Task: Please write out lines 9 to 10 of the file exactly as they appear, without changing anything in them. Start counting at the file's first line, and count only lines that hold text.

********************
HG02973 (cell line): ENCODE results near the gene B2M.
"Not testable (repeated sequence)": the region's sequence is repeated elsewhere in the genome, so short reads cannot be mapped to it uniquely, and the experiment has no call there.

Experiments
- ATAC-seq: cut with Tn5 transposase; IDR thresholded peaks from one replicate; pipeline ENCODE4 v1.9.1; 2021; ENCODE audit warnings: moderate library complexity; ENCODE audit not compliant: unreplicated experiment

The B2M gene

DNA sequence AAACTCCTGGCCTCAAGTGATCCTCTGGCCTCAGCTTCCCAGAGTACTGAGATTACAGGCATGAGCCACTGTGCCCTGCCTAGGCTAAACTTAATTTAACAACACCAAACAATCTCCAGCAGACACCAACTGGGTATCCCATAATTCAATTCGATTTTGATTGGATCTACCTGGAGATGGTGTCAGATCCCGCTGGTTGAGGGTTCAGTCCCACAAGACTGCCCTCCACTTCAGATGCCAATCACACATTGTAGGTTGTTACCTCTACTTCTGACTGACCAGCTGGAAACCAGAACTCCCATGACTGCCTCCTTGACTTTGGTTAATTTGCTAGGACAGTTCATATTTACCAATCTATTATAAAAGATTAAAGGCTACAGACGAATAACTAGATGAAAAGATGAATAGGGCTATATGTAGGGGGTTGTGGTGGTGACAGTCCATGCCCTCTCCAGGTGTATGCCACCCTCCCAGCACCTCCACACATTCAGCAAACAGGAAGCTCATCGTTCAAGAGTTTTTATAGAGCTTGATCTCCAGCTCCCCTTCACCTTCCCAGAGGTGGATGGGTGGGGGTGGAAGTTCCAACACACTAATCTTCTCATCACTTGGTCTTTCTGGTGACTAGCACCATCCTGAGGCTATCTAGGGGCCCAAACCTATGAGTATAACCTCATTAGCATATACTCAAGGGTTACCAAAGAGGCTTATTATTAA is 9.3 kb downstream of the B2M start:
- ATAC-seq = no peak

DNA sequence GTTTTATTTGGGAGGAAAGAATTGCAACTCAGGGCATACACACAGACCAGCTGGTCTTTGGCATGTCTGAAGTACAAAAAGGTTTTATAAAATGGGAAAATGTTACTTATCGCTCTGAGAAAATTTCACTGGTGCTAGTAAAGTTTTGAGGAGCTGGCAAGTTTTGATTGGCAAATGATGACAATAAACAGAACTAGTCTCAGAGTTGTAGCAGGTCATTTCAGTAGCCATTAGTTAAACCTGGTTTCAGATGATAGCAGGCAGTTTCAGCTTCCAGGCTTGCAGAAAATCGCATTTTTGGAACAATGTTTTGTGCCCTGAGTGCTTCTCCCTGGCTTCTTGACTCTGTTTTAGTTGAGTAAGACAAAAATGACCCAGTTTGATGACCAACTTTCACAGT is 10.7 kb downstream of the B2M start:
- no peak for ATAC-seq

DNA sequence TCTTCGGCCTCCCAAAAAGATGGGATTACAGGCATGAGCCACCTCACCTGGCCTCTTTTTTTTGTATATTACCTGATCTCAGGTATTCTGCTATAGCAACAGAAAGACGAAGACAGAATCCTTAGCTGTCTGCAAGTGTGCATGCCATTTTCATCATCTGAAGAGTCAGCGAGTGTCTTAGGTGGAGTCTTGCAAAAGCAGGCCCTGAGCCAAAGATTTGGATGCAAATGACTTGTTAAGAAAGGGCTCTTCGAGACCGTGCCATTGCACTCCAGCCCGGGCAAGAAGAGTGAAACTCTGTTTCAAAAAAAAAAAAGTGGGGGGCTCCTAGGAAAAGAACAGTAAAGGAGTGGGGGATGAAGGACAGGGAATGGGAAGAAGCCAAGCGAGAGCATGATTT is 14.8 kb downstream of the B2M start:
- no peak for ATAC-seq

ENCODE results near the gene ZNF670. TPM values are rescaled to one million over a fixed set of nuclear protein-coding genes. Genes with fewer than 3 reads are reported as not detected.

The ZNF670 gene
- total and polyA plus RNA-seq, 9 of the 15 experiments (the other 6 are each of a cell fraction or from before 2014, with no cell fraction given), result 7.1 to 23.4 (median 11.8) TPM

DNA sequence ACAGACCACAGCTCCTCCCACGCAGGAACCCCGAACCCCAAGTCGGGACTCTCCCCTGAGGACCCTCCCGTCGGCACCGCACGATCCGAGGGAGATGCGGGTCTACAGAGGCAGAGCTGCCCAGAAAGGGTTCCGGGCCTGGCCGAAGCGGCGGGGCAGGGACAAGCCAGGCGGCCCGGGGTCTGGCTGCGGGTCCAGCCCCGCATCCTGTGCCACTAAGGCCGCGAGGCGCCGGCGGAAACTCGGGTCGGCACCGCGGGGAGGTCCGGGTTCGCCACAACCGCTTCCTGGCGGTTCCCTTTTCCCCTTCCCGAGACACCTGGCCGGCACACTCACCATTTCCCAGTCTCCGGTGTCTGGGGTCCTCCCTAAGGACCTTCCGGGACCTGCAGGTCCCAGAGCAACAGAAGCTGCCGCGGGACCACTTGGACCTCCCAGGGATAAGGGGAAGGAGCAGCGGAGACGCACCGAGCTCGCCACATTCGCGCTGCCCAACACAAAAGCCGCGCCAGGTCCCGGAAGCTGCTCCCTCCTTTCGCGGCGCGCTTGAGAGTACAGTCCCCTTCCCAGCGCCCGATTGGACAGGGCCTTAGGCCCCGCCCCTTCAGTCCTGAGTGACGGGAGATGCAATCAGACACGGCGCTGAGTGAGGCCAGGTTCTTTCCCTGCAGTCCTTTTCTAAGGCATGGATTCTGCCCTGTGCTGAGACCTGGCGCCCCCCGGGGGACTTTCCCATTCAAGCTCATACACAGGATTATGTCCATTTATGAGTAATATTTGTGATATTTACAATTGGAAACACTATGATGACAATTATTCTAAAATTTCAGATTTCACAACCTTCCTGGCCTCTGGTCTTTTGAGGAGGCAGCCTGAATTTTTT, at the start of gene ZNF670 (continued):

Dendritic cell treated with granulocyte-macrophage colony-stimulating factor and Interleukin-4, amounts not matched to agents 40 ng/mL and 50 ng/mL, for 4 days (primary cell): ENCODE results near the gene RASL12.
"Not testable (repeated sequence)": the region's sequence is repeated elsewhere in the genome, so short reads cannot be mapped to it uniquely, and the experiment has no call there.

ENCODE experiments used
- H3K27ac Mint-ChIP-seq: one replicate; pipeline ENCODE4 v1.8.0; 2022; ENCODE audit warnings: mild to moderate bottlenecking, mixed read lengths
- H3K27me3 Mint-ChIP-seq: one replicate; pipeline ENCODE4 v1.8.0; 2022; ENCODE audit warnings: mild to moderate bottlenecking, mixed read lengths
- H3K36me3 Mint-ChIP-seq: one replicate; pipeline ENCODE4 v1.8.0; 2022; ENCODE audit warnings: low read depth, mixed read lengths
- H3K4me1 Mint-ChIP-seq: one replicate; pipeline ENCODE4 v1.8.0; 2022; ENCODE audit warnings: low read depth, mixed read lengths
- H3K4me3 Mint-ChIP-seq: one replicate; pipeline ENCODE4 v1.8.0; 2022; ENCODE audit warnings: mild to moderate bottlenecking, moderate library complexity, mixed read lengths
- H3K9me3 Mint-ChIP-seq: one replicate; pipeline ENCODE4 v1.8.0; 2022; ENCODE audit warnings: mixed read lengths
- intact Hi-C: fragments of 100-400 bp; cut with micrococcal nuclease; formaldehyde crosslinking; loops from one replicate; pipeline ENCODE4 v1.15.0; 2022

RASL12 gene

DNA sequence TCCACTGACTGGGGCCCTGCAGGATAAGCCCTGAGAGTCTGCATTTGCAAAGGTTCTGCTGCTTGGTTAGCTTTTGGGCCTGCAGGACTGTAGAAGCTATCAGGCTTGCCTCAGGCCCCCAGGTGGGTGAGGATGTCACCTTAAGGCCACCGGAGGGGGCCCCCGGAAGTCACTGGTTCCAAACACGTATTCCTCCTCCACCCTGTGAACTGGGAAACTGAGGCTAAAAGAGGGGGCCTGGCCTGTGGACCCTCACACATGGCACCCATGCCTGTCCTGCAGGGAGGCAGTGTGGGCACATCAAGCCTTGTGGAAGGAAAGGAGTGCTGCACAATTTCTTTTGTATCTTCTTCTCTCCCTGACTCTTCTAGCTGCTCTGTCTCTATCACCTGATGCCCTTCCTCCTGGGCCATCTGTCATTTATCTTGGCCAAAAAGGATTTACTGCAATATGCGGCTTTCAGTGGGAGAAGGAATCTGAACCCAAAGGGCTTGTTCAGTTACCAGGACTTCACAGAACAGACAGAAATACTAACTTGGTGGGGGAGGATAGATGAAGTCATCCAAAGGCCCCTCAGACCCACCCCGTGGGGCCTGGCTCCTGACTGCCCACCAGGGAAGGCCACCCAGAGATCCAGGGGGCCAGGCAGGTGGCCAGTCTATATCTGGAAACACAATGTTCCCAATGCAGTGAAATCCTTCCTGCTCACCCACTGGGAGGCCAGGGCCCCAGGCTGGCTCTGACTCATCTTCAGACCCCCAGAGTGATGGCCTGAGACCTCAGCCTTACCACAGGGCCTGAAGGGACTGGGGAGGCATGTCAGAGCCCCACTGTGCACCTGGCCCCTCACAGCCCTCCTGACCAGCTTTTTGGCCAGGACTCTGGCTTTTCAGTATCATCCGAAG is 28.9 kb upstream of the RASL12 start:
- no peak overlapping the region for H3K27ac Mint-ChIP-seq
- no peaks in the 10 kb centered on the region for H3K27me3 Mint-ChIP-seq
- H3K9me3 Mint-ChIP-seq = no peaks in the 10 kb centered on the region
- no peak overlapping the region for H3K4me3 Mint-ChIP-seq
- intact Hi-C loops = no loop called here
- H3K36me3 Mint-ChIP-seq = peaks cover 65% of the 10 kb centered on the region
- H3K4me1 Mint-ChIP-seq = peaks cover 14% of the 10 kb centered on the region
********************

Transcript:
- no peak for ATAC-seq

DNA sequence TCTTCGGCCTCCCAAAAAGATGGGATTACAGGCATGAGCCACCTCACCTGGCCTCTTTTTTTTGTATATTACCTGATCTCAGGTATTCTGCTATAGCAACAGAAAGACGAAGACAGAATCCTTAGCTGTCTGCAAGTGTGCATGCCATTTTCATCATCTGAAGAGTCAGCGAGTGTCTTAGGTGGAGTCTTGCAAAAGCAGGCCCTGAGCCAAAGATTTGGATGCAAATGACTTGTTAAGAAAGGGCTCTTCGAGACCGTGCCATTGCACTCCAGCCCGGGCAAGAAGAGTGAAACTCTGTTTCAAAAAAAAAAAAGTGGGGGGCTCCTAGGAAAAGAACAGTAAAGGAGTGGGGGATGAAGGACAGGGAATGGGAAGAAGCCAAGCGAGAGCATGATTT is 14.8 kb downstream of the B2M start: